Sometimes adapting someone else's pattern or tutorial to get exactly what you are looking for is a cinch.
Sometimes, not so much.
As I mentioned in my previous post, I'm embarking on a project based on Little Miss Shabby's Hugs & Kisses block tutorial. However, I needed to adjust the tutorial ever so slightly for 2 main reasons, both based in the fact that I am using clothes and ties for the blocks: her technique creates WAY too much waste if one has a finite amount of material to use; since I'm using ties for the accent strips, I can't cut full squares for that .75" strip just to throw out the rest.
So I did some test runs.
Starting with that same 5" square for the main part of the block unit I tested combining the accent strip and corner triangles a little differently. Just guessing at appropriate dimensions, I cut a rectangle of what would become the accent strips. I think I started with a 2.5" x 5" rectangle. Then taking a 2.5" square for the corners, I cut it once on the diagonal and placed a triangle centered on each of the long sides of the rectangle, stitching each down 1/4" from the edge. Pressed them out and trimmed so that I had a square measuring about 3.5" (I think).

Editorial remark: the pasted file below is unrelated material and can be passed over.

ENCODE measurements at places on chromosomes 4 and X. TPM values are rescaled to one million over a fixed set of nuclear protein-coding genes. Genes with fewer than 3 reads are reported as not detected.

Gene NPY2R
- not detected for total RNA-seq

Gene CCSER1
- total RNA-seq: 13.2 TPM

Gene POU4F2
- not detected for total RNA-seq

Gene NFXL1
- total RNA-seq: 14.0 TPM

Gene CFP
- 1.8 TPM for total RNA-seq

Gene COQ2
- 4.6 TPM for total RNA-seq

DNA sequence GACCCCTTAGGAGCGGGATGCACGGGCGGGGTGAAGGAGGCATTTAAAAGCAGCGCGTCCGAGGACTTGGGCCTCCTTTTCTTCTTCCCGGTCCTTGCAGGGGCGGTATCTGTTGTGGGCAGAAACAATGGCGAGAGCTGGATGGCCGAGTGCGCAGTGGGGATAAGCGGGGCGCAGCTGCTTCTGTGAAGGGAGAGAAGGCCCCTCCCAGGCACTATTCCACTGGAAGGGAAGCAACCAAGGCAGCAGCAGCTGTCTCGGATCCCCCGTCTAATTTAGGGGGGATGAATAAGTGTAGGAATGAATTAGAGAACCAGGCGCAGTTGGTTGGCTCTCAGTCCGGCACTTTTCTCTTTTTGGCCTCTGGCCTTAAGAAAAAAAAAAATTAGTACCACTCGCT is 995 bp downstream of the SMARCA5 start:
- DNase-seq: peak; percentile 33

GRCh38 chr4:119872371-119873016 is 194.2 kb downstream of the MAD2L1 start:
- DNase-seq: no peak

Instead of lining up the pieced square exactly with the raw edge of the base, I offset it by approximately 1/4" so that I could use both sides of that block equally. However, something in the "approximately" made for less-than-uniform outcomes. In 3 test blocks I did with stash fabrics, each containing 2 corner units, I think I had at least 3 different widths of accent strips show up.
But each of this little testers added up did exactly what they were intended to do – help me figure out a formula by which to cut and piece the blocks for the memory quilt. So I got bold and started cutting into the clothing my aunt sent me last week. And voila! The first 4 completed units!
In a few days I'll try to publish a post that illustrates how I ended up making these guys and shows how I worked with the shirts and ties to make them usable yardage (not quite as adeptly as the inspiring Luke Haynes!), but for now I'll just say I think I found my groove. Which is good since I have lots more of these to do!